At the outskirts of Mandalay is Sagaing, which is located on the Ayeyarwady River. Driving across the large bridge is itself a lovely experience. Sagaing, with its many monasteries, is an important religious centre.  The central pagoda on top of the 240m hillock is the Soon U Ponya Shin. The 45 Buddhas, seated in an arc, is an important place of visit. The inscriptions on the walls show the large number of donors from all over the world; many are from India too.
Next on the list was the U Bein Bridge, signposted sometimes as the U Pain Bridge (!), that was built in 1851, in Amarapura. It is possibly the longest wooden teak bridge in the world with 482 spans over 1.2 kms across the Taung Tha Man Lake. The wood for the bridge was reportedly reclaimed from a former royal palace!  It has over 1000 solid teak pillars, many of which are in various stages of decay now. The curved bridge has nine passage ways, the floors of which can be lifted to let large barges and boats pass under them. The original bridge, I was told, did not have a single iron nail on it. But, restoration over a period of time saw them used in large numbers to make the bridge safe, which is the only access for people living on both sides of the lake. During summer, with the waters in recess, people using traditional fishing rods and nets to catch the large number of fish that populate the lake. Local enterprise also flourishes on the land that ‘surfaces’ during the summer months. All these vanish when the lake fills up between July and August. All along the bridge are vendors selling local food, art and souvenirs. A brisk walk over the bridge, after a hearty lunch, helped digestion.

A little before 3 pm we arrived at the Mandalay hotel. The money changer at the hotel gave me a good exchange rate for USD – 1037 per USD for 50 dollar bills. Since I did not have local currency at the time of getting into Myanmar, Myu Min of Silver Hills had loaned me some till I could change the dollar bills I had on me. After the check in Tun Tun suggested that we leave for the Mandalay Hill by 4.30 pm. I did the laundry, in the meanwhile. The 240m Hill was a thirty minute drive from the hotel. Tun Tin told me that a person who climbs the hill is sure to live a hundred years; driving up may lessen it if you do not drive the curvy slope patiently. Two gigantic stylised lions guard the entrance to the walkway up the hill. We drove up to the car park and took the escalators to the summit which was not so crowded when we arrived there. The view from the summit is panoramic of the city and its neighbourhood. Pilgrims and tourists come there to view the sunset. I spent over an hour there observing visitors from all over the world as well as watching the sun go down. During the time Tun Tun explained to me the significance of the Hill in the context of WWII; it was a major centre of Japanese occupation and resistance, which took a Gorkha battalion to storm and penetrate.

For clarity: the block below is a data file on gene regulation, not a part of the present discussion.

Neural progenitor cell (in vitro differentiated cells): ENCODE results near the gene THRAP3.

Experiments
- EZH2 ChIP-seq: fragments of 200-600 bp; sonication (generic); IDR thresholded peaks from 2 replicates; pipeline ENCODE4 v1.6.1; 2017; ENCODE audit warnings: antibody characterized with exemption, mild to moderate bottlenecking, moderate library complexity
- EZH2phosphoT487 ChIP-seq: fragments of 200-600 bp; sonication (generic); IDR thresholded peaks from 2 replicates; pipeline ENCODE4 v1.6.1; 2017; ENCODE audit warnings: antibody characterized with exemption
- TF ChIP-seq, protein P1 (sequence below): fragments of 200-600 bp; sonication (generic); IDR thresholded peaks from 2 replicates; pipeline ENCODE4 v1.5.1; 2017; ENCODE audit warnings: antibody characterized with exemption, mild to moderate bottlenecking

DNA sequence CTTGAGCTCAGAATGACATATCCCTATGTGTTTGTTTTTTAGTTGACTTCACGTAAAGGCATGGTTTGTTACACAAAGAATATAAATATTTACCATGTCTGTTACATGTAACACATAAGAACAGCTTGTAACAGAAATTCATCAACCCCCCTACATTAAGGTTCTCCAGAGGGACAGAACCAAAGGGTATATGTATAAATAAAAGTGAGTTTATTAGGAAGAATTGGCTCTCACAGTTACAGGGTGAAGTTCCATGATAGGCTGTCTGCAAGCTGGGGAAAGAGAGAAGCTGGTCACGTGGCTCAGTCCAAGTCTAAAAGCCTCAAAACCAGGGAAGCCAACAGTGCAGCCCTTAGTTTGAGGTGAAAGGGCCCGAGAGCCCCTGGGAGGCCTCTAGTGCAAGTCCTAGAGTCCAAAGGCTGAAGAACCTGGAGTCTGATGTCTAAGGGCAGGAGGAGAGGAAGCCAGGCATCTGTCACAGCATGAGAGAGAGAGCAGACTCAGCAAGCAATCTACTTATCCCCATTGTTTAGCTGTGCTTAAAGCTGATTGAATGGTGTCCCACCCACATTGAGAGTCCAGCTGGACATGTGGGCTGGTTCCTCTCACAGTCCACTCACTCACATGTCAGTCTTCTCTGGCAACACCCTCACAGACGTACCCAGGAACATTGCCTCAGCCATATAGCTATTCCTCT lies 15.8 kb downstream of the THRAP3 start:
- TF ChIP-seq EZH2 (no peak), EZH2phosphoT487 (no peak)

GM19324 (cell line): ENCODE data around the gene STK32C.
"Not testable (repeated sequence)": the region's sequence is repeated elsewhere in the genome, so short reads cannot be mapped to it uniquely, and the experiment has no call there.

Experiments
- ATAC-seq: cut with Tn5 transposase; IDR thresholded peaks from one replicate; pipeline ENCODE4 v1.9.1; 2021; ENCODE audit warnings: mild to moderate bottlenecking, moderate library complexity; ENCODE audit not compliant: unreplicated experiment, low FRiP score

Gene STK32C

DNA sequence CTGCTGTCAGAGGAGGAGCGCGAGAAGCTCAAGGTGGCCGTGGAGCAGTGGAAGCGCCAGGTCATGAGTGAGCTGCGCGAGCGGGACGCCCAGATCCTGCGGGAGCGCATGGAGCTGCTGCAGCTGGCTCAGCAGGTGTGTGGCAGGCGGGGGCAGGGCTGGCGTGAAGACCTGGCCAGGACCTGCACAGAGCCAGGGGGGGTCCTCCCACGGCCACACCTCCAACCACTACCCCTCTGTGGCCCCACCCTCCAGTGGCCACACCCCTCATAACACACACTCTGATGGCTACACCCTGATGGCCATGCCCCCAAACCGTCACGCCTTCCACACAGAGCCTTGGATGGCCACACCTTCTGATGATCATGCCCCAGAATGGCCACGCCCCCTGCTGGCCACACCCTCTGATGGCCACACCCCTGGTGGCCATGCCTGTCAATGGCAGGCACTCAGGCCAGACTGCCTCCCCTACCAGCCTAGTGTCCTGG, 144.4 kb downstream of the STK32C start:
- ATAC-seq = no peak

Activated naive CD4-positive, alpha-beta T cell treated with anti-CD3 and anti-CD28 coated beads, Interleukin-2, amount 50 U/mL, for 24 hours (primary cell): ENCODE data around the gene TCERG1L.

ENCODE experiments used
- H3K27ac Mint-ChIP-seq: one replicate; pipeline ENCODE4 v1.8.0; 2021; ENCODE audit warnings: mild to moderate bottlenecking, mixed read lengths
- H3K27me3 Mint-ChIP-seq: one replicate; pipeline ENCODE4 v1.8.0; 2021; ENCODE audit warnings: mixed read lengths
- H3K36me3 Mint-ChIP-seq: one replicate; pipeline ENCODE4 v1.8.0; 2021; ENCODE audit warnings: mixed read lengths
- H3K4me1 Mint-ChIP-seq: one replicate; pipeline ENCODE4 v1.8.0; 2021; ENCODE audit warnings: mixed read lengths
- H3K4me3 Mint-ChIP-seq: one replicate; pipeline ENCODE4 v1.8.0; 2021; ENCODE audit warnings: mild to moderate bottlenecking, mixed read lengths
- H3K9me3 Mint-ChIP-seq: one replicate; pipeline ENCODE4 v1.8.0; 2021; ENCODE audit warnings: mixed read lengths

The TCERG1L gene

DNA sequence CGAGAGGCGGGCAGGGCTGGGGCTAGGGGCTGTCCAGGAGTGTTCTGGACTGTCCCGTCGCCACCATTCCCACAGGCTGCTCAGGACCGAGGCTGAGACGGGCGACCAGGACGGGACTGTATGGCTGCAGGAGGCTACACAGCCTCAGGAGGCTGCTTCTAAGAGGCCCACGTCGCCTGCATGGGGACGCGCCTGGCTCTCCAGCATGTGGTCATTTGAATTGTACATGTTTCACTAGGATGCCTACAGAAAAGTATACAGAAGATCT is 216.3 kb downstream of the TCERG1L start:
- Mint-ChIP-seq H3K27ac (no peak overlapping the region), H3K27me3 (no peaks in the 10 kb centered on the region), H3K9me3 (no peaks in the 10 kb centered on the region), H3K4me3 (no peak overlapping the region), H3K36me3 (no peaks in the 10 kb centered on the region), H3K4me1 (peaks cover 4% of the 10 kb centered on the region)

I had dinner at the hotel restaurant. I had a bottle of Tiger beer before having a large portion of Malay chicken noodles. The day had been full and exciting. It did not take me long to sleep after I returned to the room.

2 comments:

  1. ..a person who climbs the hill is sure to live a hundred years; driving up may lessen it if you do not drive the curvy slope patiently ..Liked it